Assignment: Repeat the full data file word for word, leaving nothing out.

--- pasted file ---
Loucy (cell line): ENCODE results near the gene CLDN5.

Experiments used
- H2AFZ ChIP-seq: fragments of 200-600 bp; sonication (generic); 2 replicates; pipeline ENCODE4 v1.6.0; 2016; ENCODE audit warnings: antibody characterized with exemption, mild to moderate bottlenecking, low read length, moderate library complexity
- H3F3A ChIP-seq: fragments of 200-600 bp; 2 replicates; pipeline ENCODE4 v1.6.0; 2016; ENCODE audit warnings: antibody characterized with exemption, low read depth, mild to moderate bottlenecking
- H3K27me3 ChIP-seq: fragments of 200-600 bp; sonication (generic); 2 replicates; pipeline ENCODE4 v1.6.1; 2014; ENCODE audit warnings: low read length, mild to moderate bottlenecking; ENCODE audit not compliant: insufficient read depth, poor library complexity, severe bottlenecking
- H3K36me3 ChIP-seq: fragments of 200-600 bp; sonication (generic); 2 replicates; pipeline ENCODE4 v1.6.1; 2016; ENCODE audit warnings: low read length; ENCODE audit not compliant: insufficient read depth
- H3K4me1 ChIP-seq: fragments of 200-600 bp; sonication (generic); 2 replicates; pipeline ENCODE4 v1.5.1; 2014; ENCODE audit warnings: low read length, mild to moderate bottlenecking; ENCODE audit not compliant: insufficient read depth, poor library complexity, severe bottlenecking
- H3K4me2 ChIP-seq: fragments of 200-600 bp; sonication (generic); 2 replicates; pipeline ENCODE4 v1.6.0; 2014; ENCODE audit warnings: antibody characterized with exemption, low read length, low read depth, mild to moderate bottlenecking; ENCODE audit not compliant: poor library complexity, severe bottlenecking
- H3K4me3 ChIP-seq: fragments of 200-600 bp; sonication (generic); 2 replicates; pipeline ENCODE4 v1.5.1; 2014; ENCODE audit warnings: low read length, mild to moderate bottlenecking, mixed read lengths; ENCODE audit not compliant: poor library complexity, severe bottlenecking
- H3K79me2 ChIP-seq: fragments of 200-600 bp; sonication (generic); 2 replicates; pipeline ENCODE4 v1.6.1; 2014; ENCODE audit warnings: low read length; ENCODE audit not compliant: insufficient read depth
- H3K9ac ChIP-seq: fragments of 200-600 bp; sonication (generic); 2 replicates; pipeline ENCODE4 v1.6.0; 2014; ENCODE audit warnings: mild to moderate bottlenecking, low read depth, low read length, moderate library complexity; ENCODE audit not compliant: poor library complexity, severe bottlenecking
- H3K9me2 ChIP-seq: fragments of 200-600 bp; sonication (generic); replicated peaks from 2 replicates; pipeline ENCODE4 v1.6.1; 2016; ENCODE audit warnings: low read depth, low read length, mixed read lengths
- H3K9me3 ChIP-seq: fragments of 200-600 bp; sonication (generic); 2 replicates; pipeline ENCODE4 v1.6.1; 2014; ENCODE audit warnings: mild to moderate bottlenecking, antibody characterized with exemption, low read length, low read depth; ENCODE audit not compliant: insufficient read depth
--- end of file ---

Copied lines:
Loucy (cell line): ENCODE results near the gene CLDN5.

Experiments used
- H2AFZ ChIP-seq: fragments of 200-600 bp; sonication (generic); 2 replicates; pipeline ENCODE4 v1.6.0; 2016; ENCODE audit warnings: antibody characterized with exemption, mild to moderate bottlenecking, low read length, moderate library complexity
- H3F3A ChIP-seq: fragments of 200-600 bp; 2 replicates; pipeline ENCODE4 v1.6.0; 2016; ENCODE audit warnings: antibody characterized with exemption, low read depth, mild to moderate bottlenecking
- H3K27me3 ChIP-seq: fragments of 200-600 bp; sonication (generic); 2 replicates; pipeline ENCODE4 v1.6.1; 2014; ENCODE audit warnings: low read length, mild to moderate bottlenecking; ENCODE audit not compliant: insufficient read depth, poor library complexity, severe bottlenecking
- H3K36me3 ChIP-seq: fragments of 200-600 bp; sonication (generic); 2 replicates; pipeline ENCODE4 v1.6.1; 2016; ENCODE audit warnings: low read length; ENCODE audit not compliant: insufficient read depth
- H3K4me1 ChIP-seq: fragments of 200-600 bp; sonication (generic); 2 replicates; pipeline ENCODE4 v1.5.1; 2014; ENCODE audit warnings: low read length, mild to moderate bottlenecking; ENCODE audit not compliant: insufficient read depth, poor library complexity, severe bottlenecking
- H3K4me2 ChIP-seq: fragments of 200-600 bp; sonication (generic); 2 replicates; pipeline ENCODE4 v1.6.0; 2014; ENCODE audit warnings: antibody characterized with exemption, low read length, low read depth, mild to moderate bottlenecking; ENCODE audit not compliant: poor library complexity, severe bottlenecking
- H3K4me3 ChIP-seq: fragments of 200-600 bp; sonication (generic); 2 replicates; pipeline ENCODE4 v1.5.1; 2014; ENCODE audit warnings: low read length, mild to moderate bottlenecking, mixed read lengths; ENCODE audit not compliant: poor library complexity, severe bottlenecking
- H3K79me2 ChIP-seq: fragments of 200-600 bp; sonication (generic); 2 replicates; pipeline ENCODE4 v1.6.1; 2014; ENCODE audit warnings: low read length; ENCODE audit not compliant: insufficient read depth
- H3K9ac ChIP-seq: fragments of 200-600 bp; sonication (generic); 2 replicates; pipeline ENCODE4 v1.6.0; 2014; ENCODE audit warnings: mild to moderate bottlenecking, low read depth, low read length, moderate library complexity; ENCODE audit not compliant: poor library complexity, severe bottlenecking
- H3K9me2 ChIP-seq: fragments of 200-600 bp; sonication (generic); replicated peaks from 2 replicates; pipeline ENCODE4 v1.6.1; 2016; ENCODE audit warnings: low read depth, low read length, mixed read lengths
- H3K9me3 ChIP-seq: fragments of 200-600 bp; sonication (generic); 2 replicates; pipeline ENCODE4 v1.6.1; 2014; ENCODE audit warnings: mild to moderate bottlenecking, antibody characterized with exemption, low read length, low read depth; ENCODE audit not compliant: insufficient read depth